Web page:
This week hasn’t been a stellar experience in the kitchen.  Last night I was crashing on a deadline so my husband wrestled together hot dogs and beans. God love him! Monday night’s highlight was round two on a yummy salad found on Epicurious:  Roasted Red Peppers and Cauliflower with Caper Vinaigrette.  However, the online recipe is missing the first couple of steps. A kind reviewer retrieved her print copy of Gourmet and provided the missing info, but it’s buried deep in the reviews. The recipe is worth the effort to patch together the steps so here are the missing details:

Preheat broiler. Quarter bell peppers lengthwise and discard stems, seeds, and ribs. Broil peppers, skin sides up, on a broiler pan about 2 incehse from heat until skins are blistered, 8 to 12 minutes. (Alternatively, roast whole peppers on their sides on racks of gas burners on high, turning with tongs, until skins are blackened, 5 to 8 minutes.) Transfer to a bowl and let stand, covered, 10 minutes. While peppers stand, preheat oven to 450 degrees with racks in upper and lower thirds. Peel peppers and cut each quarter lengthwise into 2 or 3 strips.  (see rest of recipe here)

The cauliflower was a nice side to pan-grilled Aidell’s Chicken Sausages with Roasted Garlic and Gruyere.  We added an iceberg salad with grapefruit, avocado, blue cheese and pecans plus baked potatoes. At least the week started off decently!

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Recycling menus on the meal plan

Now that we’ve passed the 12-week mark on my commitment to maintain a weekly meal-plan for a year, it’s inevitable that some meals would begin to reappear.

For Tuesday’s dinner I was eager to recycle one recipe in particular from Week One: Sausage and White Bean Casserole. The combination of cannellini beans and swiss chard, baked with Italian sausages to flavor the pot, is fabulous.  A time-saving stand-out from Real Simple’s easy recipe collection.

The guys “enjoyed” leftovers Wednesday while I headed to my monthly business dinner (creme brulee for dessert – my little secret now revealed).  I ignored the meal plan on Thursday and dove into the freezer instead for a Costco lasagna. I was ready to hit the kitchen again by Friday.

Salsa Couscous Chicken

For an easy end-of week meal I retrieved the recipe often known as “Million-Dollar Chicken” because a Seattle woman won just that amount for her grand-prize winner in the 1998 Pillsbury Bake-off. (I’m still puzzled why a couscous recipe qualifies for a contest sponsored by a company known for baking products.)  In any case Salsa Couscous Chicken is easy and kid-friendly.  Not a drop left on the boys’ plates.  It’s about time – I struck out with a few meals earlier this week :-/

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Lesson learned: Rethink the “kid-friendly” rating

I had no idea ground chicken could be so sticky. Could it be the first time EVER I had used it in a recipe? Selective memory could have led to me forgetting what a pain the stuff is to work with.

While making chicken burgers Monday night, I fussed about the goo of the ground bird between my fingers and wondered if the seemingly tiny burgers would amount to a substantial meal worth repeating.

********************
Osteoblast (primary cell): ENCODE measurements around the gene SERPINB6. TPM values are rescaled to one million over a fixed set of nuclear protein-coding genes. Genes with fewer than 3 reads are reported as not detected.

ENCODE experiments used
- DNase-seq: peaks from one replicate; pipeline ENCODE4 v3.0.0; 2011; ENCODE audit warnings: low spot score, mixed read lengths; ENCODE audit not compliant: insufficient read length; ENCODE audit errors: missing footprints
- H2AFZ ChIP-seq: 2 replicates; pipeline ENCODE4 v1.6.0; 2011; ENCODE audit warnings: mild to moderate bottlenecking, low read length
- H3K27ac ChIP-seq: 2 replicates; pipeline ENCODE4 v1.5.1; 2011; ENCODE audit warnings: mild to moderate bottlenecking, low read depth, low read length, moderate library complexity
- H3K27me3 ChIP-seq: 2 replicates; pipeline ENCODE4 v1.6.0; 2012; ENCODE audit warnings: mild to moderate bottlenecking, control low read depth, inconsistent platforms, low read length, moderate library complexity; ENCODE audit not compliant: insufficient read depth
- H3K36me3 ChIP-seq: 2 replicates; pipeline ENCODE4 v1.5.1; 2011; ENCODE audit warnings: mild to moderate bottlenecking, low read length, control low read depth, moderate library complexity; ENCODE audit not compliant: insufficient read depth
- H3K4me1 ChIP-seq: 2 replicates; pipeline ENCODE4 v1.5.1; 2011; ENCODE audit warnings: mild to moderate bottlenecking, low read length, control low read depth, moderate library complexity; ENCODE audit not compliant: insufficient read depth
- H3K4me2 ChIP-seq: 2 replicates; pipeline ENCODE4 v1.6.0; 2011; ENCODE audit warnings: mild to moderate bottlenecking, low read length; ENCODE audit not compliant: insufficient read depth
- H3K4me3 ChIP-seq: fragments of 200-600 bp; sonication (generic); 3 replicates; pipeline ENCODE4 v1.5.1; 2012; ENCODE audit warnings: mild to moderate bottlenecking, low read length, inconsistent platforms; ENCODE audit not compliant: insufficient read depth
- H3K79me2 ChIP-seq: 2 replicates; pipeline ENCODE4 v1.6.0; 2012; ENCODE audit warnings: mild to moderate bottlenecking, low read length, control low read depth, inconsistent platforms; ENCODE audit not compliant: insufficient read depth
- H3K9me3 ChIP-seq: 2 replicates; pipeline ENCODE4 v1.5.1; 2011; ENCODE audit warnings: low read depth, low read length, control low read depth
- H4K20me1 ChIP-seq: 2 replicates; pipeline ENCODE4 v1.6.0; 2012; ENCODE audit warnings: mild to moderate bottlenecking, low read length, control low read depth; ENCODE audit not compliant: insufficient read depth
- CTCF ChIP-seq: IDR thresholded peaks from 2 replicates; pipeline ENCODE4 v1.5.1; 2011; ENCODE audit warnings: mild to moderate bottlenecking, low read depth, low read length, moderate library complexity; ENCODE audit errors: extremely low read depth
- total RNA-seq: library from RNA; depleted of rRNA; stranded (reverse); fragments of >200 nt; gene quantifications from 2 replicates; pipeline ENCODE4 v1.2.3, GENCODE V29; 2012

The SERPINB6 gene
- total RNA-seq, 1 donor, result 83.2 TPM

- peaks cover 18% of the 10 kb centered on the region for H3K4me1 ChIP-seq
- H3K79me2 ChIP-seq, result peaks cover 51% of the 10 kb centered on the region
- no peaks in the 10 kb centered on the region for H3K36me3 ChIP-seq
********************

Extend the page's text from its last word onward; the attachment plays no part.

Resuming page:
As it turns out, the burgers were filling and delish. Clipped out of this month’s Sunset magazine, the recipe for Chicken Burgers with Caramelized Shallots and Blue Cheese was a hit with the adults. It was the topping that got a definite thumbs-down from the boys, despite an icon indicating the recipe was “kid-friendly.” Son #1 was skeptical. “So, did kids tell them that or was it some adult deciding kids would like this?” My husband noted that blue cheese isn’t a kid food. I confess that thought crossed my mind but my adult tastebuds took over.

After last night’s tofu incident, I’m two for two with the boys. Let’s see if I can redeem myself the rest of the week.

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Relaxing weekend faves

Last weekend was nice and easy – hanging close to home after a busy vacation to regroup and yes, cook.  I retrieved two favorite recipes for a relaxed time in the kitchen.

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Corn muffins in the making

Greek Scampi with Orzo – I LOVE this recipe and it’s so easy. It’s my go-to recipe when I find wild domestic shrimp on sale at the market. Another great pick from one of my favorite cookbooks, The Moosewood Restaurant Cooks at Home. Fortunately a kind soul at Recipezaar has posted the recipe here.  Double the quantity, add orzo and steamed asparagus, and dinner for four is ready.  Yum!

Vegetarian chili with tofu* –  Fresh, healthy and again, a zip to prepare (especially if you have a mate gracious enough to help with the chopping.) My sons aren’t too thrilled about this one (“where’s the meat?”), but that comment cued my husband to launch into one of his favorite mini-lectures: “Beans, they’re the food of the future. Better get used to it.”  You can imagine the reaction of two growing boys who view hamburgers and pizza as diet staples. We start chatting about the value of eating lower on the food chain. Complex topic, and deep enough to stop the complaints about the “toad food” in the chili.

Ironically, we were watching the amazing Life series on Discovery during our chat. TV during dinner is a taboo in our house but on Sunday nights we sometimes make exceptions. Good timing on this one!